Reisterstown teen begins solo flight to California

Nate Foster stares across the Westminster airfield, a yellow pencil tucked behind his ear and a notepad covered in hand-scrawled flight coordinates under his arm.

He just received his pilot's license on Thursday, but the Reisterstown teenager has already turned his sights to distant horizons.

While fellow seniors from Friends School squeeze in last afternoons at the beach before classes start Sept. 1, Foster will be flying to California by himself in a cramped, two-seat airplane.

Foster, 17, says he was inspired by reading the book "Flight of Passage." In that memoir, pilot Rinker Buck describes how he and his brother, both teenagers, refurbished a Piper Cub and flew it from New Jersey to California in the summer of 1966.

"It sounded like they had the absolute time of their lives," Foster said. "When else am I going to get a chance to fly to California?"

His father, Whit Foster, who helped Nate restore their Piper, understands the feeling.

"If he wants to do it, that's great," said Whit. "If you read the book, you'd want to do it, too. I'd love to be going myself."

Foster plans to fly to Ocean City on Sunday so he can officially start his journey on the Atlantic Coast and end up on the Pacific. On Monday, he plans to fly to Cumberland, then over the Midwest. If all goes well, he'll fly eight hours each day, with stops every two hours, and end up in Casper, Wyo., on Tuesday night.

From there, he'll have to slow down as he confronts the intimidating peaks and less stable weather of the Rocky Mountains.

By late in the week, he hopes to reach Lake Tahoe and then make the last hop to Monterey, Calif.

"No one will be there to greet me, so I guess I'll be sending out a bunch of Facebook updates," he said.

His father plans to meet him after his arrival in California, and if they have time, they'll fly back together before the start of school.

Foster will travel light, with a cooler full of water and granola bars, tarps for camping, a first aid kit, jumper cables and his laptop so he can work on his college essays (his father's one demand.)

He grew up around airplanes. His father, who works in the oil and gas business, flew his small airplane to Louisiana on business every few weeks. "Whenever we go on vacation, we go in the airplane," Nate Foster said. "We really didn't take road trips."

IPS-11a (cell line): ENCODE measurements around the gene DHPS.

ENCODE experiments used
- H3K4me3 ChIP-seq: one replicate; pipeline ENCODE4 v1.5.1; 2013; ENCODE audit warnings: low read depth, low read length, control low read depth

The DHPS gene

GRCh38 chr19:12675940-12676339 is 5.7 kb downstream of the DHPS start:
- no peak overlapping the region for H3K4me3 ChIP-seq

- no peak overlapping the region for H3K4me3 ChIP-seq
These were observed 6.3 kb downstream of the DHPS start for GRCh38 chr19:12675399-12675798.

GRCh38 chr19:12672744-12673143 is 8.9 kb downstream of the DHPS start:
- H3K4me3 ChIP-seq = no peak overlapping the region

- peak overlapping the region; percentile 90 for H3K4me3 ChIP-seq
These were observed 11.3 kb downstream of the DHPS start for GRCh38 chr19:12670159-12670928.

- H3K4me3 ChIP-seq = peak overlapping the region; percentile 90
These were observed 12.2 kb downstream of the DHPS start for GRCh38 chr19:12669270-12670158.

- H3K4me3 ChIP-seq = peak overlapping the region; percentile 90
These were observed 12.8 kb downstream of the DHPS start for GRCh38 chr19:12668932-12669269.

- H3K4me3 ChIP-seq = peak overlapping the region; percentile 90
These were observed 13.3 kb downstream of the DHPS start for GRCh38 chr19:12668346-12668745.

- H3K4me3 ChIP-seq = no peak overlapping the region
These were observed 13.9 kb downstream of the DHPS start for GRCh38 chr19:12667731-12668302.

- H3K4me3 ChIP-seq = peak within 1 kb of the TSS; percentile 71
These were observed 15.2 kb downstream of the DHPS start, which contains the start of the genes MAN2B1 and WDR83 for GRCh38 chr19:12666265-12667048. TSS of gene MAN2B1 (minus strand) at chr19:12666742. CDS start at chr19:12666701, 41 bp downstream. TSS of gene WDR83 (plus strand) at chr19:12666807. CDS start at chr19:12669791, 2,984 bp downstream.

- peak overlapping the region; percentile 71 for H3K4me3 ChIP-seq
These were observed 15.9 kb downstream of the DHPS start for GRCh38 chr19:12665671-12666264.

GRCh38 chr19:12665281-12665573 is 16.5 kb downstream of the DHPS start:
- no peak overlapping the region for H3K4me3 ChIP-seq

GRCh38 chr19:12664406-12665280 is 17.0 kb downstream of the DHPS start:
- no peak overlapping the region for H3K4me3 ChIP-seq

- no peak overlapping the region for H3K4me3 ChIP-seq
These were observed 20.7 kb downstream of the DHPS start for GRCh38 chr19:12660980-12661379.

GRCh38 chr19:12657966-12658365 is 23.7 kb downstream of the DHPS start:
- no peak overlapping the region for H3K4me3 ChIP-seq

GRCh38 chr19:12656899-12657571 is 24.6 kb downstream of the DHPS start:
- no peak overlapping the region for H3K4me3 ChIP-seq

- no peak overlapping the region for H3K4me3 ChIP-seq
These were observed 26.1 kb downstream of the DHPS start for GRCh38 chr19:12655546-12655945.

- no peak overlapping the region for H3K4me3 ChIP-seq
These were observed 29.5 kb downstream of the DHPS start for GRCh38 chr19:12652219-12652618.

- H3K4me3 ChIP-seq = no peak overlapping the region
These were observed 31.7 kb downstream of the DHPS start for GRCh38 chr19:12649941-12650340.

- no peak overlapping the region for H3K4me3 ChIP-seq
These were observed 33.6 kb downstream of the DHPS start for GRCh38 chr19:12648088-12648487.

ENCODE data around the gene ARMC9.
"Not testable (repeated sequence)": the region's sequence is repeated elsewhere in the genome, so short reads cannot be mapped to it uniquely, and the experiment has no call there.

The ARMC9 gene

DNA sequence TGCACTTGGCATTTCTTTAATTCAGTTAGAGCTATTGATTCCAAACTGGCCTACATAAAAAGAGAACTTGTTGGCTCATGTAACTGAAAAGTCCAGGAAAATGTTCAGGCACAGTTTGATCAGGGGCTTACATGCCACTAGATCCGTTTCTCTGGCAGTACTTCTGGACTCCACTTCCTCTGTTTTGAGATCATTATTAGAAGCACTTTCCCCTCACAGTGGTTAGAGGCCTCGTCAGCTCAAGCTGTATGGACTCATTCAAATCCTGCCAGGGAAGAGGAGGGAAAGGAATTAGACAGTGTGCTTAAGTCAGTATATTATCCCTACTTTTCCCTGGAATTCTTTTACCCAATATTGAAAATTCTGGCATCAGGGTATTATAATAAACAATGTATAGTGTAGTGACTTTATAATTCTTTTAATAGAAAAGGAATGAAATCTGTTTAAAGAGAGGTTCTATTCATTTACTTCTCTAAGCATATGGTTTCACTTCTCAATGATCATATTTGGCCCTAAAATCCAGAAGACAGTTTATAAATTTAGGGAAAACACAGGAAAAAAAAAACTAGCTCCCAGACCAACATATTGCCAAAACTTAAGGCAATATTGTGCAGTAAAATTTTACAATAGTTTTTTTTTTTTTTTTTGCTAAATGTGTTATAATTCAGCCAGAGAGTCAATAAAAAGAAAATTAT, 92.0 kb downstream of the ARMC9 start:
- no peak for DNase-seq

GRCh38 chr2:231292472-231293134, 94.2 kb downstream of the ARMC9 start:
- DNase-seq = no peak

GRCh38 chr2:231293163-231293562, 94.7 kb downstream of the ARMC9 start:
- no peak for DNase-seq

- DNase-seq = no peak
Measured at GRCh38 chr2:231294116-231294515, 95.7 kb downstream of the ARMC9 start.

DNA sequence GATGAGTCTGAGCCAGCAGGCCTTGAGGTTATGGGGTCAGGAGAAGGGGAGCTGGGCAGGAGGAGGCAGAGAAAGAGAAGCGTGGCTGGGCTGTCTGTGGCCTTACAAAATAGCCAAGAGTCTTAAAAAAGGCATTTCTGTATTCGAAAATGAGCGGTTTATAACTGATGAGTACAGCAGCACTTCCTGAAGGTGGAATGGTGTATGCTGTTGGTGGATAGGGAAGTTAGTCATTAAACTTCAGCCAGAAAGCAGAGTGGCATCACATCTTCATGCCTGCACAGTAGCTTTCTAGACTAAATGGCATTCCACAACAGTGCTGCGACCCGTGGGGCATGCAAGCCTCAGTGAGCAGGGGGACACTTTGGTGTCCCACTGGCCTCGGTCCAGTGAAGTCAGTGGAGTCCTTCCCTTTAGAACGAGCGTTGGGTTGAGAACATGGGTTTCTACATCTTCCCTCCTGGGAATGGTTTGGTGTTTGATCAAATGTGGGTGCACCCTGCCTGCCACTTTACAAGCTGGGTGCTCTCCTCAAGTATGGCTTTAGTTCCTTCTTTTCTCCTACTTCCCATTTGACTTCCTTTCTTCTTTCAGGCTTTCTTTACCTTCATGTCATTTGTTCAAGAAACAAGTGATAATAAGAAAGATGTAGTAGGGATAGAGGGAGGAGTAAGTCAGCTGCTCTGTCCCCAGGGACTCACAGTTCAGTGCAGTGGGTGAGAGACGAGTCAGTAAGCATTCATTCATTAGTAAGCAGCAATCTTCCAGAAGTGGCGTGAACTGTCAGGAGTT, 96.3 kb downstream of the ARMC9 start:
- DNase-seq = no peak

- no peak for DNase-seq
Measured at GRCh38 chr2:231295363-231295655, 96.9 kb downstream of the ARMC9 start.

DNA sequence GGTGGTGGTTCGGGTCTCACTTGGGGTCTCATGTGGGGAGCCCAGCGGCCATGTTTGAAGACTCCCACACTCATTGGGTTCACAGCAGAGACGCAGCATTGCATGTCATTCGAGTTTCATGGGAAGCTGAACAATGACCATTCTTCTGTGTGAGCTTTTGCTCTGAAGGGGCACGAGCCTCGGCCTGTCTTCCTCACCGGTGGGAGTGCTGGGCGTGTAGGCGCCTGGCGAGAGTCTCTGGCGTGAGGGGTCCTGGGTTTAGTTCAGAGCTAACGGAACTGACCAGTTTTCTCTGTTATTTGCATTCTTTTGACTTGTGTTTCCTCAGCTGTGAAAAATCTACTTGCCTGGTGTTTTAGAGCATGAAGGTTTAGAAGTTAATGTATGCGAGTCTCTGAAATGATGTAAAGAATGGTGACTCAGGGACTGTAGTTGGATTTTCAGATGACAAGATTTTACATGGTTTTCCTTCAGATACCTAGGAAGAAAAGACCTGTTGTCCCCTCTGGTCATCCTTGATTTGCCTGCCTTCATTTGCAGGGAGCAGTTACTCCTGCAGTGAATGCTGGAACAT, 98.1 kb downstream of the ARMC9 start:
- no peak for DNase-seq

As a young boy, Foster often sat in the cockpit with his father and stared in wonder at the instrument panel. He began flying lessons at age 14 and expected to gain his pilot's license as certainly as most teenagers expect to drive a car.

Foster's dad bought the Piper Super Cub from his business partner four years ago with plans for his son to learn on the tricky, single-engine aircraft. Foster, who has 150 flight hours under his belt, describes piloting the little aircraft as "flying by the seat of your pants."

You feel every bump, he says, and after a long day of flying, the earth seems to shake, even as you walk along level ground.

Last winter, the Fosters took the wings off the 35-year-old plane, sanded its metal frame, repainted it and put a new fabric skin over it. Around the same time, Foster read "Flight of Passage" and hatched his plan to fly cross-country once he got his license.

His dad immediately saw the romance of the plan. His mom? Well, she's a little more nervous.

"She keeps saying every night that she's worried but that she has no authority to say no because she doesn't know what she's talking about with flying," Foster said.

Whit Foster worries that with the big goal of California in mind, his son might risk uncertain weather or obstacles too great for his experience level.

"But you worry about teenagers every time they go out on Saturday night," he said. "He'll have to make his own decisions up there, but that's true no matter what you do in life. He has good judgment."

childs.walker@baltsun.com

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